3.    Finance and Banking: Artificial intelligence has had a significant impact on the finance and banking sector. AI algorithms are employed for various applications, including fraud detection, risk assessment, trading, and customer service. AI-powered fraud detection systems can analyze vast amounts of transaction data, identify patterns, and detect anomalies in real-time, helping prevent fraudulent activities. Risk assessment models powered by AI can analyze creditworthiness, market trends, and other relevant factors to make more accurate predictions and decisions. AI algorithms are also utilized in algorithmic trading, where they can analyze market data, identify trends, and execute trades at high speeds. In customer service, AI-powered chatbots and virtual assistants provide personalized and efficient support, answering queries and resolving issues. The benefits of AI in finance and banking include improved fraud detection, more accurate risk assessment, enhanced trading capabilities, and enhanced customer experience through faster and more effective customer service.

Overall, artificial intelligence brings numerous benefits to various sectors, including healthcare, transportation and logistics, and finance and banking. It improves decision-making, enhances efficiency, reduces costs, and enables the development of innovative solutions that can significantly impact these industries and improve outcomes for businesses and individuals alike.

Grammar I

A. Match the following statements with the correct reported speech and notice how the statements are changed.

a. Khushi said, "I go to school every day by bus."- Khusi said that she went to school every day by bus.

b. Karma said to me, "1 am sorry for coming late." - Karma apologised for coming late.

c. Susan says, "I will leave for Bhanu next week."- Susan says that she will eave for Bhanu the following.

d. Tshering said, " I will surely meet you this Saturday." - Tshering promised me to meet that Saturday.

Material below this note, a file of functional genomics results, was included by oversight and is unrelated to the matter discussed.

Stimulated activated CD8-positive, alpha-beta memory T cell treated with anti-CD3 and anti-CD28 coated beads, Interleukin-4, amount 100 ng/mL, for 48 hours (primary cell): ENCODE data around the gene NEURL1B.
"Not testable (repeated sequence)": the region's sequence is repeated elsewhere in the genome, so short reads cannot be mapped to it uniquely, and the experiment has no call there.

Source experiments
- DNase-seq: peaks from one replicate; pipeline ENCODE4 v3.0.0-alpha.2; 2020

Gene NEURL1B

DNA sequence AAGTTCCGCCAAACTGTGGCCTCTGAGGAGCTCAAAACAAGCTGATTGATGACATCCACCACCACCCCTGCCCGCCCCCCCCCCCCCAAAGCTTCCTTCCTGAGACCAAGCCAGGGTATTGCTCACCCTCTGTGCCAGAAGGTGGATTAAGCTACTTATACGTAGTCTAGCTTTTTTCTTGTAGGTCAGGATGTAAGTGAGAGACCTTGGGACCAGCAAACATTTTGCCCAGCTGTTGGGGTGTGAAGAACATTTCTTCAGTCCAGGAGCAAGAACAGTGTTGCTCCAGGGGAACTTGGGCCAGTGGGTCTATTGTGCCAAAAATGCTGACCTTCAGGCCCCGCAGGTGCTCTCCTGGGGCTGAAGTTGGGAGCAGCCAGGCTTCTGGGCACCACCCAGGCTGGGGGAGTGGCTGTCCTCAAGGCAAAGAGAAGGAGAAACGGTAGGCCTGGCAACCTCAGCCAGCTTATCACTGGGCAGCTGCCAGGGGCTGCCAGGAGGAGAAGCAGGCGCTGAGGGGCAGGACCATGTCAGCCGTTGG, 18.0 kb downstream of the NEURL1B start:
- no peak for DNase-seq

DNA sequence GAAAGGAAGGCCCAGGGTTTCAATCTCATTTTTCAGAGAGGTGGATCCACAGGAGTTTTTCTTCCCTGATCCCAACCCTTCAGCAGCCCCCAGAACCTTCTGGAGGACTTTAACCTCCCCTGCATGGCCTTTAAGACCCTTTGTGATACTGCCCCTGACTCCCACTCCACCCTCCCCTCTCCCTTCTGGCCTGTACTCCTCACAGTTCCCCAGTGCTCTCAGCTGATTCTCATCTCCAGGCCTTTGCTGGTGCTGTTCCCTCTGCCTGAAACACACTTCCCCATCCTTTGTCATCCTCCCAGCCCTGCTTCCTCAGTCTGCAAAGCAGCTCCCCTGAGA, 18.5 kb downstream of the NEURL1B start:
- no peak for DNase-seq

e. "The bus leaves at six," said the agent.- The agent informed us that the bus left at six.

f. "I have already finished my project work," said She.- She said that she had alreadv finished her project work.

g. "I work from home these days," , said Yanjal.- Yanjal said that he worked from house those days.

B. Complete the following sentences with the correct reporting verbs.

[advised, admitted, warned, offered, thanked, agreed, informed, agreed, apologised, promised]

a. "I broke the mirror." He admitted that he had broken the mirror.

b. "I'd go and see a doctor if I were you," Pemba advised me to see a doctor.

c. "I will send you out if you make a noise again," said the librarian. The librarian warned me not to make a noise again.

d. "I can come and help you plant rice," said Raman. Raman offered to help me plant rice.

e. "The classes start from next week," said the assistant. The assistant informed us that the classes start from the following week.

f. Sonam said to me, "Thank you so much for your help." Sonam thanked me for my help.

g. "OK, I will return your money by Saturday," said Prakriti. Prakriti promised to return my money by Saturday.

h. "I will really work hard and score good grades," said Anupam. Anupam agreed to work hard and get good grades.

i. "I am sorry for coming late," said the speaker. The speaker apologised for coming late.

Writing I

The use of AI in the technology is not only making peoples lives eacier but bringing new challenges. Write a newspaper article about the challenges brought by the advancement of AI in technology.

Title: Unveiling the Challenges of AI Advancements in Technology: Navigating the Path of Innovation

Subtitle: Balancing Progress and Responsibility in an AI-Driven World

Date: [Current Date]

Byline: [Your Name]

[City], [Country] - As Artificial Intelligence (AI) continues to revolutionize technology and reshape various industries, it is important to recognize the challenges accompanying these advancements. While AI has undoubtedly brought convenience and efficiency to people's lives, it has also introduced a host of complex challenges that society must navigate to harness its full potential responsibly.